Electric Furnace at S. Fair e< Son, Ine 560

The Mammoth Plant of the Saginaw Plate Glass Company 562 and 563

< Iriginal Plant of the United States Graphite Company 564

Mexican Miners and 1 Inge Piles of Graphite Ore 565

Present Plant (if United States Graphite Company 566

1 'lant of William I 'i ilsi >n & C impany

John Herzog 569

Mammoth Plant of the Herzog Art Furniture Company 570

Making "Sonora" Phonograph Cabinets at Herzog Art Furniture

( ',< impany . . 573

Plant of William I'.. Mershon ,\: t ompany 574 and 575

Edward C. Mershon 576

New Standard 60-inch Band Resaw 577

Plant and Lumber Yards of Germain Manufacturing Company 579

'Jdie East Side Business (/enter from the Top of Bean Elevator 581

Plant of Saginaw Show Case Company . - 582

The Saginaw Mirror Works . . 583

Flouring Mill and Elevators of Brand & Hardin Milling Company. 585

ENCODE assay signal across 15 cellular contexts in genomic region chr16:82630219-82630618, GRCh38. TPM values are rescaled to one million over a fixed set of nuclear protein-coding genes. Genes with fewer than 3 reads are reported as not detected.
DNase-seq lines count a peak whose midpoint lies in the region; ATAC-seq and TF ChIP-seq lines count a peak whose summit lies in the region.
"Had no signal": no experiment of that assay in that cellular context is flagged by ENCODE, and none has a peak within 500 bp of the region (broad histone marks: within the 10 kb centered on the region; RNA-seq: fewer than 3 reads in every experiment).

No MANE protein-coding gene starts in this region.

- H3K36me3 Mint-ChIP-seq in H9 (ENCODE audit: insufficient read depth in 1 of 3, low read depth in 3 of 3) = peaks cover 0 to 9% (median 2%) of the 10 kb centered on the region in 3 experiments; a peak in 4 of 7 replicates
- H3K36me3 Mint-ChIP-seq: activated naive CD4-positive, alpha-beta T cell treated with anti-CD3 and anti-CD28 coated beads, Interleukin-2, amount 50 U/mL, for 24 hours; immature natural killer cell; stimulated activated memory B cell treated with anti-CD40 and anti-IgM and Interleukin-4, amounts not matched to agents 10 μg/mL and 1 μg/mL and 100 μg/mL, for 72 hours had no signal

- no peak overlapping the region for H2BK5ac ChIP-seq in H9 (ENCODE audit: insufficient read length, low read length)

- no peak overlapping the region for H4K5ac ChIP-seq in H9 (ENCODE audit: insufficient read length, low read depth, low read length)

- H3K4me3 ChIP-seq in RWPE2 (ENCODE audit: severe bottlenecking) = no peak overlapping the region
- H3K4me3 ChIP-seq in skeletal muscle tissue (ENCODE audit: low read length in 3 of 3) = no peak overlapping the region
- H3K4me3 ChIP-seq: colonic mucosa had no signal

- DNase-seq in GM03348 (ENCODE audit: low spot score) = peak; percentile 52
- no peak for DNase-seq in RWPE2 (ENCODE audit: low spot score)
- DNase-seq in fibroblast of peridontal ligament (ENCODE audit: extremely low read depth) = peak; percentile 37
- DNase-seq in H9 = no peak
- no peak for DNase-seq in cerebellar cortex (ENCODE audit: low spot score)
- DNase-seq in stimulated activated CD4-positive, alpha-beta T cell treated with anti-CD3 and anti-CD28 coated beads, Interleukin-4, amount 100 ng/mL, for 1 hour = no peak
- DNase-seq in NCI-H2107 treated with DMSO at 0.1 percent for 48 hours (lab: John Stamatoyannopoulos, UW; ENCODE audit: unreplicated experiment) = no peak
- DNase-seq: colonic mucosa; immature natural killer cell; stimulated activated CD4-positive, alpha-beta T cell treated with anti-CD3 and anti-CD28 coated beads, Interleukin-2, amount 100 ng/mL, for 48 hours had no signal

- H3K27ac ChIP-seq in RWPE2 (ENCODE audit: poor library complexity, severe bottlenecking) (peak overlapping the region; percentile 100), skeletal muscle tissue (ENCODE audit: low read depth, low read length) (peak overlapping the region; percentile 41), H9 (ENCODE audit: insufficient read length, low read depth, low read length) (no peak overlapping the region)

Putter Making at Saginaw Creamery Company 586

Clare H. Parker 5S7

Koehler Brothers Iron Works 589

Where Wolverine Gloves are Made 590

Bean Elevator with Illuminated Waxing Flag 591

Modern Printing Plant of Valley Printing Company 5'*2

Printing, Binding - . Engraving and ( Iffice < )utfitting Establishment of

Seemann & I 'eters 5'>5

Making Feather 1 lusters at Blind Institution 598

Blind ( '< ibblers Making Sin ies fi ir Inmates i if Blind Instituti' ni 599

Blind < iirl at Tapestry Li ■< >m 600

Washington Street, Looking North from Genesee Street, about 1860. ... 602

( fid-Time Advertisements of Saginaw Business Men 605

West Side Business Section. Looking South from Court House, about

1886 608

Washington Street. South from Tuscola, 1887 611